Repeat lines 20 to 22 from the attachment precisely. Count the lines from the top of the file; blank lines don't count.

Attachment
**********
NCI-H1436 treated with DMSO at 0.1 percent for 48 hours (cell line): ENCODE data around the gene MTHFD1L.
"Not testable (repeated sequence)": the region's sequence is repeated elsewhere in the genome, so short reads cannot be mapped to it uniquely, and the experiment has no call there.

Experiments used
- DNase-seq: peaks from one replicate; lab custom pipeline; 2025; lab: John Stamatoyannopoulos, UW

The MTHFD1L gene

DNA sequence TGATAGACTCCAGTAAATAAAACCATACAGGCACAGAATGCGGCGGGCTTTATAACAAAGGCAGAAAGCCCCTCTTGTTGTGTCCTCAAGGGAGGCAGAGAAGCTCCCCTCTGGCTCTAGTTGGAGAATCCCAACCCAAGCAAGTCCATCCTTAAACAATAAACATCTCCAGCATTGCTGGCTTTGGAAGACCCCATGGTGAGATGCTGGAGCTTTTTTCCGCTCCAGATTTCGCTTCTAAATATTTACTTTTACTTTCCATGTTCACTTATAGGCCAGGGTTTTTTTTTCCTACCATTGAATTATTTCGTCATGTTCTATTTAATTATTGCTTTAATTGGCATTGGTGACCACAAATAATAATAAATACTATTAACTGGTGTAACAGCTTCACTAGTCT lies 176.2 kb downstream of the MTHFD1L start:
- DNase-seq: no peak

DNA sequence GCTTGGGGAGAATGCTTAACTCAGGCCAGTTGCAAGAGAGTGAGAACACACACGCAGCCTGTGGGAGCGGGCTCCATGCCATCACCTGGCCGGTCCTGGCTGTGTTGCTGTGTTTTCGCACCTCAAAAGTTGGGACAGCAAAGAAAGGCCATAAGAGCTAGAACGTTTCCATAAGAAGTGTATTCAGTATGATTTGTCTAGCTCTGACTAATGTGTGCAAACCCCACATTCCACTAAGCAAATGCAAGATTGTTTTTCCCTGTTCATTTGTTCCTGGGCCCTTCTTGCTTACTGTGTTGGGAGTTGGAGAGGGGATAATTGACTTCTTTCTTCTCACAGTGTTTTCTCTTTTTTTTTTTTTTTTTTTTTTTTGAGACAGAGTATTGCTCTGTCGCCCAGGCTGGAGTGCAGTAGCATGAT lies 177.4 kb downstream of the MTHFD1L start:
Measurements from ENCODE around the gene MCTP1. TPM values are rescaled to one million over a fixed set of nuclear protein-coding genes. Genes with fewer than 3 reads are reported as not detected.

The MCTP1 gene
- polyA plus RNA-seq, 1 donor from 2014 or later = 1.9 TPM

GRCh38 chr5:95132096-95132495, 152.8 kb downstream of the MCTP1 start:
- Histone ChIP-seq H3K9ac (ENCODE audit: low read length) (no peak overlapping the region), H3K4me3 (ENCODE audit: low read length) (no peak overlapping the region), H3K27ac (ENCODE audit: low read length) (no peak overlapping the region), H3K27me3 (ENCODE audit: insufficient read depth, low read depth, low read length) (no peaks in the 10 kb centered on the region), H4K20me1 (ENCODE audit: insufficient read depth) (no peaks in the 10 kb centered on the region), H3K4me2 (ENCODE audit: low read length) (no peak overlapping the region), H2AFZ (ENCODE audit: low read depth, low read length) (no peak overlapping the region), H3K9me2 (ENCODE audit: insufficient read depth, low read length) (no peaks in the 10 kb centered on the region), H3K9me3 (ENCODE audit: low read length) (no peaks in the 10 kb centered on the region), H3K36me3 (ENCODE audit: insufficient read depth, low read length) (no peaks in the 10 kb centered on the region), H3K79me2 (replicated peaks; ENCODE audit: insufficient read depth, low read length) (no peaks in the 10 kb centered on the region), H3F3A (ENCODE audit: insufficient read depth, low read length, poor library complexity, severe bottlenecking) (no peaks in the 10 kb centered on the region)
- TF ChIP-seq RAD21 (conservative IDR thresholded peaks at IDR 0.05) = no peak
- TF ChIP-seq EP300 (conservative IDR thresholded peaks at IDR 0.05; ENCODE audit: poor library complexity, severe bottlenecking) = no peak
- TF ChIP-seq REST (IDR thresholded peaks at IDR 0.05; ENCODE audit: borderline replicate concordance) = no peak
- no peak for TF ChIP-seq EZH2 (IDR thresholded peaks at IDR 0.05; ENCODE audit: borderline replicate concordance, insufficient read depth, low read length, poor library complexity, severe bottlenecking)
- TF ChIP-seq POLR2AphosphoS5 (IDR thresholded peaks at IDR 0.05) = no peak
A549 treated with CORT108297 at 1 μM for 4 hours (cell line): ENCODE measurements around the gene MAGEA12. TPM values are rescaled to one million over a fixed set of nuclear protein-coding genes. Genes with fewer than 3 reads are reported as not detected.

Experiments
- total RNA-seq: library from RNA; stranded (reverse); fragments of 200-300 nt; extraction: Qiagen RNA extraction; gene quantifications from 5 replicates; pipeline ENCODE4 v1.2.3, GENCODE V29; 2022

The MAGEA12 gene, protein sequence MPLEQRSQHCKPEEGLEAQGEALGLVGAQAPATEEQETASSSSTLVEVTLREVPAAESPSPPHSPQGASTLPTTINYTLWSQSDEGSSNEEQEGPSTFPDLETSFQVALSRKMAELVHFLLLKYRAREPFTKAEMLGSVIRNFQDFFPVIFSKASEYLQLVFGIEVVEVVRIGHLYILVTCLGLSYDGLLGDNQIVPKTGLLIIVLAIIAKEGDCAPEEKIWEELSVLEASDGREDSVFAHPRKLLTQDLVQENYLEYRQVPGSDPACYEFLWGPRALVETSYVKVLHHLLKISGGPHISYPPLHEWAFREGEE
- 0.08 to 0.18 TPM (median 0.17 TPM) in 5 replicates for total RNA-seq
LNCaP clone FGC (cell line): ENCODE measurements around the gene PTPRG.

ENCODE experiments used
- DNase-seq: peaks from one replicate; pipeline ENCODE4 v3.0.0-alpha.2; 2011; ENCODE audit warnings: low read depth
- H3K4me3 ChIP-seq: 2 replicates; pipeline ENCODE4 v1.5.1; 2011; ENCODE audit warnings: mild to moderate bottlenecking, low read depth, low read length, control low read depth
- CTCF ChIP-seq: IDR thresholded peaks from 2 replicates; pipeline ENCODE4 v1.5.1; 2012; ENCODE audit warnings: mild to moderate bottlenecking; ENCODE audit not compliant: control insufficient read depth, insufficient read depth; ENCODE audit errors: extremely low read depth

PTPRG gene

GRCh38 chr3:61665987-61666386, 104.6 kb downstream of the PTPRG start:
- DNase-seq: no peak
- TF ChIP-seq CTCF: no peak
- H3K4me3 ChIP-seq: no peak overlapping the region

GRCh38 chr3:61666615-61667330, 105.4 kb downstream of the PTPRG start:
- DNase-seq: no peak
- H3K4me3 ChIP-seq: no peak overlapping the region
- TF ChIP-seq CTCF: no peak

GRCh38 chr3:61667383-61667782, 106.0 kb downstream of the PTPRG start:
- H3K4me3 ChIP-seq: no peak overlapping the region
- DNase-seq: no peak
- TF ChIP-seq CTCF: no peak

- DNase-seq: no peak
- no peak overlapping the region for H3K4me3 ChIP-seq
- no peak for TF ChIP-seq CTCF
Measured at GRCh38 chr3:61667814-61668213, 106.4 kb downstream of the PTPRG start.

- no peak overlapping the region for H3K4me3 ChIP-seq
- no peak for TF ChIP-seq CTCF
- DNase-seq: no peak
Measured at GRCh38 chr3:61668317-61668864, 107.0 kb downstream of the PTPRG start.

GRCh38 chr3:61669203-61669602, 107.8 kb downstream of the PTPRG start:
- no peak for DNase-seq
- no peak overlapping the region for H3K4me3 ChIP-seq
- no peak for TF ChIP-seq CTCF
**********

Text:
Experiments
- total RNA-seq: library from RNA; stranded (reverse); fragments of 200-300 nt; extraction: Qiagen RNA extraction; gene quantifications from 5 replicates; pipeline ENCODE4 v1.2.3, GENCODE V29; 2022

The MAGEA12 gene, protein sequence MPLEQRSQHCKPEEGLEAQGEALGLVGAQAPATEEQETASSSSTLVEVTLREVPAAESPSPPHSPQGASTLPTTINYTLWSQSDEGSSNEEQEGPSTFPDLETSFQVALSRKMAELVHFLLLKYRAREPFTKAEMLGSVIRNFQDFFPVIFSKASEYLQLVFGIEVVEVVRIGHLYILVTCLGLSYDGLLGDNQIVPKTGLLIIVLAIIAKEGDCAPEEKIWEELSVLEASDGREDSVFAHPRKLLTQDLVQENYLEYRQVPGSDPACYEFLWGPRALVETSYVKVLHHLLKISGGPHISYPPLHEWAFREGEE